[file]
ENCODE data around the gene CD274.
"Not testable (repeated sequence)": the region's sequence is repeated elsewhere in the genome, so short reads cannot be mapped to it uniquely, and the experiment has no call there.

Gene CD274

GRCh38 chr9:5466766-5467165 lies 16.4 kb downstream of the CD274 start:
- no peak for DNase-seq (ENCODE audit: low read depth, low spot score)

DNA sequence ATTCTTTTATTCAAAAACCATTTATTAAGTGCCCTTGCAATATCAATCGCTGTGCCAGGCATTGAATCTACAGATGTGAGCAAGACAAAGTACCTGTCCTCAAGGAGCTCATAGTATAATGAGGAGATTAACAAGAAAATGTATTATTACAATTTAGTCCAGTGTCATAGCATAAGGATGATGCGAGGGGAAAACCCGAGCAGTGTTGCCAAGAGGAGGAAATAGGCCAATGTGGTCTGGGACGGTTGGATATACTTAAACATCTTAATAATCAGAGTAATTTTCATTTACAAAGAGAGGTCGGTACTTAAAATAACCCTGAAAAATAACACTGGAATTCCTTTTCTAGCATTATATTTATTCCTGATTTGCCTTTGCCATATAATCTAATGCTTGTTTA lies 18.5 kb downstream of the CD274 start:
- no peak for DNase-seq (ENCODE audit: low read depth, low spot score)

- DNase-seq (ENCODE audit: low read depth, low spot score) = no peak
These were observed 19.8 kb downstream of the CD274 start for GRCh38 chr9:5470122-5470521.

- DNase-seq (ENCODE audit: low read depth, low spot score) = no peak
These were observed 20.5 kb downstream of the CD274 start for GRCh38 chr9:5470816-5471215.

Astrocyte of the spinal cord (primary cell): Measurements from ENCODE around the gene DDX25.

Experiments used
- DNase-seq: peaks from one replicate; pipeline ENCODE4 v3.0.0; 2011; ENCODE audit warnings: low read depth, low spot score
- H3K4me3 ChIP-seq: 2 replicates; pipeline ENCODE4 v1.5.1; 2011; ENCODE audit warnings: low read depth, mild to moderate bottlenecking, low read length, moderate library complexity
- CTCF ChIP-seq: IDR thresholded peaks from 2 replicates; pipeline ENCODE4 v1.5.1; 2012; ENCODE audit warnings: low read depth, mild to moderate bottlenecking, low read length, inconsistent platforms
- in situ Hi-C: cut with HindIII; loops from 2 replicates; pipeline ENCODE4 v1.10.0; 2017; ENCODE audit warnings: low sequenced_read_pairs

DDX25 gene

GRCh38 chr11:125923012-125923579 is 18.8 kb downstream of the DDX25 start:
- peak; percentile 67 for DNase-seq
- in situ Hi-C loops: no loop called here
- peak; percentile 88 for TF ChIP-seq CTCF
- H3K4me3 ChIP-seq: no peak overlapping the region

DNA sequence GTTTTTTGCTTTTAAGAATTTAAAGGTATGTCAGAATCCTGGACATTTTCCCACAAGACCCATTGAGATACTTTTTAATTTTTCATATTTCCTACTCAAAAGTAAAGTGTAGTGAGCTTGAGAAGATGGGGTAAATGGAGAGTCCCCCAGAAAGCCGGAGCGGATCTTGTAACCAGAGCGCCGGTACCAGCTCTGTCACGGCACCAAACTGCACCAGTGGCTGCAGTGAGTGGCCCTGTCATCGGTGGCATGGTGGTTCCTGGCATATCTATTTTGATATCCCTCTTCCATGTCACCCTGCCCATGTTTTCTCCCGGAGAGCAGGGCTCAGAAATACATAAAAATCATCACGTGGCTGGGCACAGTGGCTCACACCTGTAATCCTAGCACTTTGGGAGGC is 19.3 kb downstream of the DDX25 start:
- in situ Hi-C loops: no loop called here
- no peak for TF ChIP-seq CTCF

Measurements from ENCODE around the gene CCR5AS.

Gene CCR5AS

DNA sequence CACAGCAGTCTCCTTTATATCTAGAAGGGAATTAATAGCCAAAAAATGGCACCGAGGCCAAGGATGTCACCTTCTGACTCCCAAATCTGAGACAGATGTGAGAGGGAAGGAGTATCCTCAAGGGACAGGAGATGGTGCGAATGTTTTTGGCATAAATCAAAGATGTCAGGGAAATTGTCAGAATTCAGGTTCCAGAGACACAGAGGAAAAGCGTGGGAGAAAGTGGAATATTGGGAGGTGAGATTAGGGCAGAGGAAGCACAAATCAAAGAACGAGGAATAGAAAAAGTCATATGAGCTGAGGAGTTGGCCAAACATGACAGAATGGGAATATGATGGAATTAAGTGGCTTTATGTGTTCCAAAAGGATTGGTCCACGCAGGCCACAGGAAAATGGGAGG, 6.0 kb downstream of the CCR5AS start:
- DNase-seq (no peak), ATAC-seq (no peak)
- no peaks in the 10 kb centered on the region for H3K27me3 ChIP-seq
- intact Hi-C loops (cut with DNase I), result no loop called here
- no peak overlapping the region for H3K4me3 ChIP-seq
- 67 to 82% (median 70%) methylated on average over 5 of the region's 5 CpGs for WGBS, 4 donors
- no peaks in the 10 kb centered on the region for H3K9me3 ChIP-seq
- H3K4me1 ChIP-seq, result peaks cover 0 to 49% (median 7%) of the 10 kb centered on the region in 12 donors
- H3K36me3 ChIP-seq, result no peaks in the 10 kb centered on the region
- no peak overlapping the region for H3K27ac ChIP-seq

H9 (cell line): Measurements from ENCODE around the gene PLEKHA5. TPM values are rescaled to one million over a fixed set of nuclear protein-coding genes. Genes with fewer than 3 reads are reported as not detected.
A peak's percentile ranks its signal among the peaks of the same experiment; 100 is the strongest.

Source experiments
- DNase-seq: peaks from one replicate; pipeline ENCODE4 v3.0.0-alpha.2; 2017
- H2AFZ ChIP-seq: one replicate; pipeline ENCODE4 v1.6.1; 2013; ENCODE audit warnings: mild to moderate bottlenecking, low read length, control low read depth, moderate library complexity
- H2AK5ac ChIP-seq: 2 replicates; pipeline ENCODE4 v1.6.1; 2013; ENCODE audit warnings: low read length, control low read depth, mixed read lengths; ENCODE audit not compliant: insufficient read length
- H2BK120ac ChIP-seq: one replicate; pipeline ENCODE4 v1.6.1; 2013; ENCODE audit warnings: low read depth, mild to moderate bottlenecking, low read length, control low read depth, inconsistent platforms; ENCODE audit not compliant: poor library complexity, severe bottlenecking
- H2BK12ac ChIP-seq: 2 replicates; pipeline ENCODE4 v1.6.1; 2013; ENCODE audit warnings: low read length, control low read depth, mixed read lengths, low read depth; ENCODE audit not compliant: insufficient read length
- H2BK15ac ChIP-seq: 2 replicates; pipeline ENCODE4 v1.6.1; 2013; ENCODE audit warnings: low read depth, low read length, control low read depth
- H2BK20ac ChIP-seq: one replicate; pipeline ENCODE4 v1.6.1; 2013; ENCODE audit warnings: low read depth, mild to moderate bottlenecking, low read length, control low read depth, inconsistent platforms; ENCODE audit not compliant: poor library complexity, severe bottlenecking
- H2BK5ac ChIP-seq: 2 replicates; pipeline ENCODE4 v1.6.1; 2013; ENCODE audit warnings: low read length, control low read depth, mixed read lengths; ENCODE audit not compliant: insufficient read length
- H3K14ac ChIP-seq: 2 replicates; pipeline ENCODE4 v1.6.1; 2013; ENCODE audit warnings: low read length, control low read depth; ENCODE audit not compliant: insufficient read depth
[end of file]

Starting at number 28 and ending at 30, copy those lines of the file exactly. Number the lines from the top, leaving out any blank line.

Gene CCR5AS

DNA sequence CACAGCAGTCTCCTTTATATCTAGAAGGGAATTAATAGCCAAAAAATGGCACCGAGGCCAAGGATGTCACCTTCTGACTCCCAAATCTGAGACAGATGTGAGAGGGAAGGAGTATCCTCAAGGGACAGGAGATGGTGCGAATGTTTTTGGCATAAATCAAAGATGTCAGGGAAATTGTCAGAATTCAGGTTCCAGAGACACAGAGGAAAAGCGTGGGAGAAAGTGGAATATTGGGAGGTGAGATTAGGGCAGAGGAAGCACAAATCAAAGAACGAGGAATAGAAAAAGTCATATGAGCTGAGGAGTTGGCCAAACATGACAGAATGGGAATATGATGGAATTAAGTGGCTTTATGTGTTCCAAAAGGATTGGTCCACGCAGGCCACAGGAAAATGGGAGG, 6.0 kb downstream of the CCR5AS start:
- DNase-seq (no peak), ATAC-seq (no peak)